There are a number of changes taking place in the investment environment and they are likely to have an influence on the returns on financial assets for some time to come. When the world’s leading economy, with more than a fifth of global GDP, does not participate in major alliances dealing with matters of security and the environment, this has longer-term investment implications.
For our third quarter webinar, we’re pleased to offer a discussion on ‘The Market Implications of Global Disarray’ with Vice Chairman Byron Wien and recently hired Investment Strategist Joe Zidle.
This business expansion has gone on for nine years and most investors think we have to be near the end. In baseball parlance you hear talk that we are in the seventh or eighth inning; nobody seems to believe we are in the second or third. Jamie Dimon of J.P. Morgan has said at a conference we’re in the sixth, which got a lot of attention.
The Great Bond Bull Market is Over June 2016 will most likely be remembered as the end of the great bond bull market. 34 years earlier in 1982, when then Fed Chair Paul Volcker turned the full force of the Federal Reserve to fighting inflation, both the 10 year Treasury yield and the Consumer Price Index (CPI) stood at approximately 15%.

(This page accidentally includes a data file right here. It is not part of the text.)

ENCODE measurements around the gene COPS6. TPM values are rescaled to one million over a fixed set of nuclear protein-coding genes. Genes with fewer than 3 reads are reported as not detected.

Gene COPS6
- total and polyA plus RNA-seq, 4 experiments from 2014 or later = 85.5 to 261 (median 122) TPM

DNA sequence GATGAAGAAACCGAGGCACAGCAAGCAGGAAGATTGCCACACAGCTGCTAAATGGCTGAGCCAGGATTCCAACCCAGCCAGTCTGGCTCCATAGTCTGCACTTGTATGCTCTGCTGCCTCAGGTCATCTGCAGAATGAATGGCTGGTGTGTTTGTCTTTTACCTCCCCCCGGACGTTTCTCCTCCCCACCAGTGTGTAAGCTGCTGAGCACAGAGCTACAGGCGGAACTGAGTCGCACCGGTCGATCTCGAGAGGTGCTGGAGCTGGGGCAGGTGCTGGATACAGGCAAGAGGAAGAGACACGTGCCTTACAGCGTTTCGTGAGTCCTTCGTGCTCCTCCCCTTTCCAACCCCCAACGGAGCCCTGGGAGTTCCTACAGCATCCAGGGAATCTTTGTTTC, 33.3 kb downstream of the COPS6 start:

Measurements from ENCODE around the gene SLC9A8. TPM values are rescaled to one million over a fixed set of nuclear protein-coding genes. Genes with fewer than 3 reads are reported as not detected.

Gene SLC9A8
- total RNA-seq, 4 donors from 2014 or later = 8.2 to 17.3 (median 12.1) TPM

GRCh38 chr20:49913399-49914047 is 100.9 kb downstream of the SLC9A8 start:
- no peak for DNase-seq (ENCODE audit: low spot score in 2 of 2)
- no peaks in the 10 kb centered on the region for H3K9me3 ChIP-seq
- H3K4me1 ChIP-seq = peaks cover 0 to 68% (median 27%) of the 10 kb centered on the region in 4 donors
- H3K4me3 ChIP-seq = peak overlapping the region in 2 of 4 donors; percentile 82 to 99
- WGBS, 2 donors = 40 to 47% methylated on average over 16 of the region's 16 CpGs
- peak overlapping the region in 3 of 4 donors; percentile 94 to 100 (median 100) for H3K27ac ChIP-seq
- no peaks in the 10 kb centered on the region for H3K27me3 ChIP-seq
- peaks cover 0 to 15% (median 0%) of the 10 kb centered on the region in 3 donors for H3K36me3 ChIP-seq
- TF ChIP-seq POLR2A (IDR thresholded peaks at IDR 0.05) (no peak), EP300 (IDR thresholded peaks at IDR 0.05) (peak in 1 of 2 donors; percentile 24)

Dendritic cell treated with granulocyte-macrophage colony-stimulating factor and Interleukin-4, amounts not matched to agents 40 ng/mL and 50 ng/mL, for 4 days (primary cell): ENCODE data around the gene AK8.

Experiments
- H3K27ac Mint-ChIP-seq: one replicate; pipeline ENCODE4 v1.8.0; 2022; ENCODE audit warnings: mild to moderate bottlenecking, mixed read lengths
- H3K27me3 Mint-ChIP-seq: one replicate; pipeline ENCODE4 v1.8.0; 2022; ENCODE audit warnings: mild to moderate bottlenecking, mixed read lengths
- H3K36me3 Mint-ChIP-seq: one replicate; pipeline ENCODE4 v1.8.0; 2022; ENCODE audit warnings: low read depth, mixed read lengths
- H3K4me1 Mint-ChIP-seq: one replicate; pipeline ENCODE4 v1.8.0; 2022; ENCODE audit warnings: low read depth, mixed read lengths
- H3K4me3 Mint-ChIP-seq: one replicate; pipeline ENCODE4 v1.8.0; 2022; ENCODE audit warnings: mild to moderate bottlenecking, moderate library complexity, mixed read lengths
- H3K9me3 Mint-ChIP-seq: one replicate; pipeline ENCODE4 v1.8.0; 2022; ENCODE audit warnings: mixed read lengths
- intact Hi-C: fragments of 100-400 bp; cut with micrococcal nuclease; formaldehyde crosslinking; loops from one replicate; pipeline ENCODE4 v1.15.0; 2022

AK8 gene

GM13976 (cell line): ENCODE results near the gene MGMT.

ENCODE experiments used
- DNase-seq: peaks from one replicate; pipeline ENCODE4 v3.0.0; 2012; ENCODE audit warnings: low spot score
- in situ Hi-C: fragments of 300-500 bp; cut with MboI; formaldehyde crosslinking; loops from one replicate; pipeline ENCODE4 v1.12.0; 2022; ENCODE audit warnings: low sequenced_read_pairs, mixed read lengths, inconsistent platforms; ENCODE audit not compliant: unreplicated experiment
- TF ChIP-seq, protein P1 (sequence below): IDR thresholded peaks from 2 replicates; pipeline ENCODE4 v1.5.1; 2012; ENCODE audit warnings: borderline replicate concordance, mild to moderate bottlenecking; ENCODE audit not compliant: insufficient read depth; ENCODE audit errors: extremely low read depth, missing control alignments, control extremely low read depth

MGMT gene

Blackstone is pleased to offer the following Market Commentary by Byron Wien which shares his thinking on global economic developments, market insights and other factors that may influence investment opportunities and strategies.
We are growing accustomed to wide daily swings in the Standard & Poor’s 500 and the Dow Jones Industrial Average. Triple-digit moves in the latter and double-digit changes in the former are no longer reasons for elation or alarm. The volatility can result from an unexpected economic report or a tweet from the White House.
Many investors think that this bull market and economic expansion have gone on long enough and a bear market and a recession will take place soon. In my view, we have at least a year or two before the next major downturn in either the market or the economy, barring a major geopolitical conflict such as a shooting war with North Korea, Russia or Iran.